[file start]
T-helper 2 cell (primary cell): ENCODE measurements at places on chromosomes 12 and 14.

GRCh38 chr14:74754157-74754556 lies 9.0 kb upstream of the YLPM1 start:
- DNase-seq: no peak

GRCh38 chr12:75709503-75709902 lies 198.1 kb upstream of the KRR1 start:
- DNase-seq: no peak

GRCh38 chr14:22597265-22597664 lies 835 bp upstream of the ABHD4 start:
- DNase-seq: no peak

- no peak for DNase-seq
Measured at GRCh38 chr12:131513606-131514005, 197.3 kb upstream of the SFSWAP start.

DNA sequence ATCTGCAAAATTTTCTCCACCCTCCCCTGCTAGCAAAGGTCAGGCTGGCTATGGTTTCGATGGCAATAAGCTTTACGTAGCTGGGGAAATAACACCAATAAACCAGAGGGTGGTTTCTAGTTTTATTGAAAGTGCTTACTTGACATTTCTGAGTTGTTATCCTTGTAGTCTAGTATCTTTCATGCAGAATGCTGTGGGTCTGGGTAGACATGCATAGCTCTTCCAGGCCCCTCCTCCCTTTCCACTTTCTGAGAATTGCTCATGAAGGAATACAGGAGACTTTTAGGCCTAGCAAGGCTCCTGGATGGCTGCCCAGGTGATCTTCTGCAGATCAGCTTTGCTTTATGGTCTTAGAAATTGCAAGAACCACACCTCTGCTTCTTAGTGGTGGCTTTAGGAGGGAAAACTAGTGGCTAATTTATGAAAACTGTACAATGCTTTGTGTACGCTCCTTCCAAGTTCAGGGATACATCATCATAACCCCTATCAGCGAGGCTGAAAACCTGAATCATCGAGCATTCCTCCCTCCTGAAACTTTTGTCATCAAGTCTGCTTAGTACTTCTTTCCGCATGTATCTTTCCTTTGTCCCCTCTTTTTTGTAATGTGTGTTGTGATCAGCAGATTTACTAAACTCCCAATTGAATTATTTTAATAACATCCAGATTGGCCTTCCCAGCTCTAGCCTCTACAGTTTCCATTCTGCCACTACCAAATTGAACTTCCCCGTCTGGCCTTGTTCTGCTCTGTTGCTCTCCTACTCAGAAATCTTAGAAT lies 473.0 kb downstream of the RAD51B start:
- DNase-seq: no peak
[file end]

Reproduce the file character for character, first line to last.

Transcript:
T-helper 2 cell (primary cell): ENCODE measurements at places on chromosomes 12 and 14.

GRCh38 chr14:74754157-74754556 lies 9.0 kb upstream of the YLPM1 start:
- DNase-seq: no peak

GRCh38 chr12:75709503-75709902 lies 198.1 kb upstream of the KRR1 start:
- DNase-seq: no peak

GRCh38 chr14:22597265-22597664 lies 835 bp upstream of the ABHD4 start:
- DNase-seq: no peak

- no peak for DNase-seq
Measured at GRCh38 chr12:131513606-131514005, 197.3 kb upstream of the SFSWAP start.

DNA sequence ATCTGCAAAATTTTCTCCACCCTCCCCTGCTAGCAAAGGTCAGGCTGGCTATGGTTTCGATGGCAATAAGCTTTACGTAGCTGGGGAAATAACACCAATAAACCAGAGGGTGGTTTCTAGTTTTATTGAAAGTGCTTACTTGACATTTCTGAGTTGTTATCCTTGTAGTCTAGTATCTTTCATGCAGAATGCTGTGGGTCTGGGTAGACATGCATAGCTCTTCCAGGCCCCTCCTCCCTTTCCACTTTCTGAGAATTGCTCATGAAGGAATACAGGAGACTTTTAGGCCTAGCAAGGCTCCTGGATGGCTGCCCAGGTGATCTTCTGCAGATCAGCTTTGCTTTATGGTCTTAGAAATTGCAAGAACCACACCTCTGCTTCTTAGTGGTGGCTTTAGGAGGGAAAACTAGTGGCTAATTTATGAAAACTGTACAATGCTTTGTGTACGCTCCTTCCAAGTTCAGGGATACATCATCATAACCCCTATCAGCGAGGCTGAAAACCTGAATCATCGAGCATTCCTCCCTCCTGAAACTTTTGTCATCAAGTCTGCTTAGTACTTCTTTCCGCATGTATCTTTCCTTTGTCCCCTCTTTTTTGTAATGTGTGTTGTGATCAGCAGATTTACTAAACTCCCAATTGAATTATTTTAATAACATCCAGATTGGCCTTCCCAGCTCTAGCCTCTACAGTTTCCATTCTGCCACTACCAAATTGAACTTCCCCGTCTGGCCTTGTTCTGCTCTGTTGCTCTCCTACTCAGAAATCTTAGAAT lies 473.0 kb downstream of the RAD51B start:
- DNase-seq: no peak